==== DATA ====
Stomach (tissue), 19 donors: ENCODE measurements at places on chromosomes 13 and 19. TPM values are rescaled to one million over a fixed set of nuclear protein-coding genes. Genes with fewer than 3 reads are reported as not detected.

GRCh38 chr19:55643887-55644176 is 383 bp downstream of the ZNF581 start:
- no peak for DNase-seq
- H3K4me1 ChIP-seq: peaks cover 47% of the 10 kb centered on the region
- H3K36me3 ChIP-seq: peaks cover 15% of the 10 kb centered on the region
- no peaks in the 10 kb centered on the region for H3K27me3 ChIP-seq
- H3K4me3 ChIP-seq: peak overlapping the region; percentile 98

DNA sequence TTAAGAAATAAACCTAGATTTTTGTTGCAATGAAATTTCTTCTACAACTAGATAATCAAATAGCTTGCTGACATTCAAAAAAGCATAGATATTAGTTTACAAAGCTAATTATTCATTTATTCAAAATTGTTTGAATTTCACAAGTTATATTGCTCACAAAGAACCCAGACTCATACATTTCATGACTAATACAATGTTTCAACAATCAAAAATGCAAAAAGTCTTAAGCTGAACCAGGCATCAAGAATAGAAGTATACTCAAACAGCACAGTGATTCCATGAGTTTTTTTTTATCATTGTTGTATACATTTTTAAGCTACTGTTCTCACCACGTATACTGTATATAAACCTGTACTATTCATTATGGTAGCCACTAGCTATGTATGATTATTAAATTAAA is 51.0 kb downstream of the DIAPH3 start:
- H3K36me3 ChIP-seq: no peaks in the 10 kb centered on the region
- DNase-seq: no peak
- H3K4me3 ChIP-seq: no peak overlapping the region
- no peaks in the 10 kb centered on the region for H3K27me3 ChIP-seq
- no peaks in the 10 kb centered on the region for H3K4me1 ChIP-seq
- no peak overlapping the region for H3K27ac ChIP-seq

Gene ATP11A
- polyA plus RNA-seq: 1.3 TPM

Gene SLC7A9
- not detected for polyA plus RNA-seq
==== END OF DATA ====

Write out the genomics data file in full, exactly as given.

Stomach (tissue), 19 donors: ENCODE measurements at places on chromosomes 13 and 19. TPM values are rescaled to one million over a fixed set of nuclear protein-coding genes. Genes with fewer than 3 reads are reported as not detected.

GRCh38 chr19:55643887-55644176 is 383 bp downstream of the ZNF581 start:
- no peak for DNase-seq
- H3K4me1 ChIP-seq: peaks cover 47% of the 10 kb centered on the region
- H3K36me3 ChIP-seq: peaks cover 15% of the 10 kb centered on the region
- no peaks in the 10 kb centered on the region for H3K27me3 ChIP-seq
- H3K4me3 ChIP-seq: peak overlapping the region; percentile 98

DNA sequence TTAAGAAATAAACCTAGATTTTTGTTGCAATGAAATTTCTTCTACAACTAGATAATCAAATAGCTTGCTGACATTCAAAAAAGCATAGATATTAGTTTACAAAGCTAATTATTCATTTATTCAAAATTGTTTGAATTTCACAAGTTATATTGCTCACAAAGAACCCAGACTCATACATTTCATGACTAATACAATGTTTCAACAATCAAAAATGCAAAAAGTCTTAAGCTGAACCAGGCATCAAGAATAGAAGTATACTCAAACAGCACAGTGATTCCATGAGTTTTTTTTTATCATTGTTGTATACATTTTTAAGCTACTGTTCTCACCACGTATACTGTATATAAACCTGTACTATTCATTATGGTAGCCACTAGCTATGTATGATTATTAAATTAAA is 51.0 kb downstream of the DIAPH3 start:
- H3K36me3 ChIP-seq: no peaks in the 10 kb centered on the region
- DNase-seq: no peak
- H3K4me3 ChIP-seq: no peak overlapping the region
- no peaks in the 10 kb centered on the region for H3K27me3 ChIP-seq
- no peaks in the 10 kb centered on the region for H3K4me1 ChIP-seq
- no peak overlapping the region for H3K27ac ChIP-seq

Gene ATP11A
- polyA plus RNA-seq: 1.3 TPM

Gene SLC7A9
- not detected for polyA plus RNA-seq